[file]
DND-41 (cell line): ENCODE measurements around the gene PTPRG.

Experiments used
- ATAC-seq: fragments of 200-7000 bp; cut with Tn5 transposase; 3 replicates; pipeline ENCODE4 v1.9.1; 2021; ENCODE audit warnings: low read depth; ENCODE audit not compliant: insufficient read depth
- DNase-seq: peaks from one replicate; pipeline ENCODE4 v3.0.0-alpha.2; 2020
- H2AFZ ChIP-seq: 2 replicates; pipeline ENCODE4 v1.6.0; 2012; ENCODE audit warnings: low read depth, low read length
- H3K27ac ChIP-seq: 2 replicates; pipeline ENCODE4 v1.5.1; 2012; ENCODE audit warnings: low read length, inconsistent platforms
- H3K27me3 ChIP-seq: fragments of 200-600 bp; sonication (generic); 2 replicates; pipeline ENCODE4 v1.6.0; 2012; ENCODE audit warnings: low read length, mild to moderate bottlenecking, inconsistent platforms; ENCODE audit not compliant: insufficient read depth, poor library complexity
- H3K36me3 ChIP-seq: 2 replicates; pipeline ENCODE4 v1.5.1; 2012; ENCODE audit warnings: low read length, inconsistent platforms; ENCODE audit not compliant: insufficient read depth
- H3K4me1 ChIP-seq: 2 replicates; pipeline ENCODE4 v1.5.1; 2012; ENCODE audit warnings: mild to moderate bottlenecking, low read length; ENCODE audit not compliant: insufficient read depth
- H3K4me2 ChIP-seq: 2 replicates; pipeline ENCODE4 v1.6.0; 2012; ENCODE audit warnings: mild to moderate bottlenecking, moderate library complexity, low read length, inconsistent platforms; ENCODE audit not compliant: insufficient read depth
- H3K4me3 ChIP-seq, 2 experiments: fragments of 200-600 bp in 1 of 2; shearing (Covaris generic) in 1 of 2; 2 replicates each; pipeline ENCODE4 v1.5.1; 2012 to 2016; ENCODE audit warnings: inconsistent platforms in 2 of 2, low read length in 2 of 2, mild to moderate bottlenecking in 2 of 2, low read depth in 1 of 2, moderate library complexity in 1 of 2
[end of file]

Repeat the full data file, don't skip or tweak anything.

DND-41 (cell line): ENCODE measurements around the gene PTPRG.

Experiments used
- ATAC-seq: fragments of 200-7000 bp; cut with Tn5 transposase; 3 replicates; pipeline ENCODE4 v1.9.1; 2021; ENCODE audit warnings: low read depth; ENCODE audit not compliant: insufficient read depth
- DNase-seq: peaks from one replicate; pipeline ENCODE4 v3.0.0-alpha.2; 2020
- H2AFZ ChIP-seq: 2 replicates; pipeline ENCODE4 v1.6.0; 2012; ENCODE audit warnings: low read depth, low read length
- H3K27ac ChIP-seq: 2 replicates; pipeline ENCODE4 v1.5.1; 2012; ENCODE audit warnings: low read length, inconsistent platforms
- H3K27me3 ChIP-seq: fragments of 200-600 bp; sonication (generic); 2 replicates; pipeline ENCODE4 v1.6.0; 2012; ENCODE audit warnings: low read length, mild to moderate bottlenecking, inconsistent platforms; ENCODE audit not compliant: insufficient read depth, poor library complexity
- H3K36me3 ChIP-seq: 2 replicates; pipeline ENCODE4 v1.5.1; 2012; ENCODE audit warnings: low read length, inconsistent platforms; ENCODE audit not compliant: insufficient read depth
- H3K4me1 ChIP-seq: 2 replicates; pipeline ENCODE4 v1.5.1; 2012; ENCODE audit warnings: mild to moderate bottlenecking, low read length; ENCODE audit not compliant: insufficient read depth
- H3K4me2 ChIP-seq: 2 replicates; pipeline ENCODE4 v1.6.0; 2012; ENCODE audit warnings: mild to moderate bottlenecking, moderate library complexity, low read length, inconsistent platforms; ENCODE audit not compliant: insufficient read depth
- H3K4me3 ChIP-seq, 2 experiments: fragments of 200-600 bp in 1 of 2; shearing (Covaris generic) in 1 of 2; 2 replicates each; pipeline ENCODE4 v1.5.1; 2012 to 2016; ENCODE audit warnings: inconsistent platforms in 2 of 2, low read length in 2 of 2, mild to moderate bottlenecking in 2 of 2, low read depth in 1 of 2, moderate library complexity in 1 of 2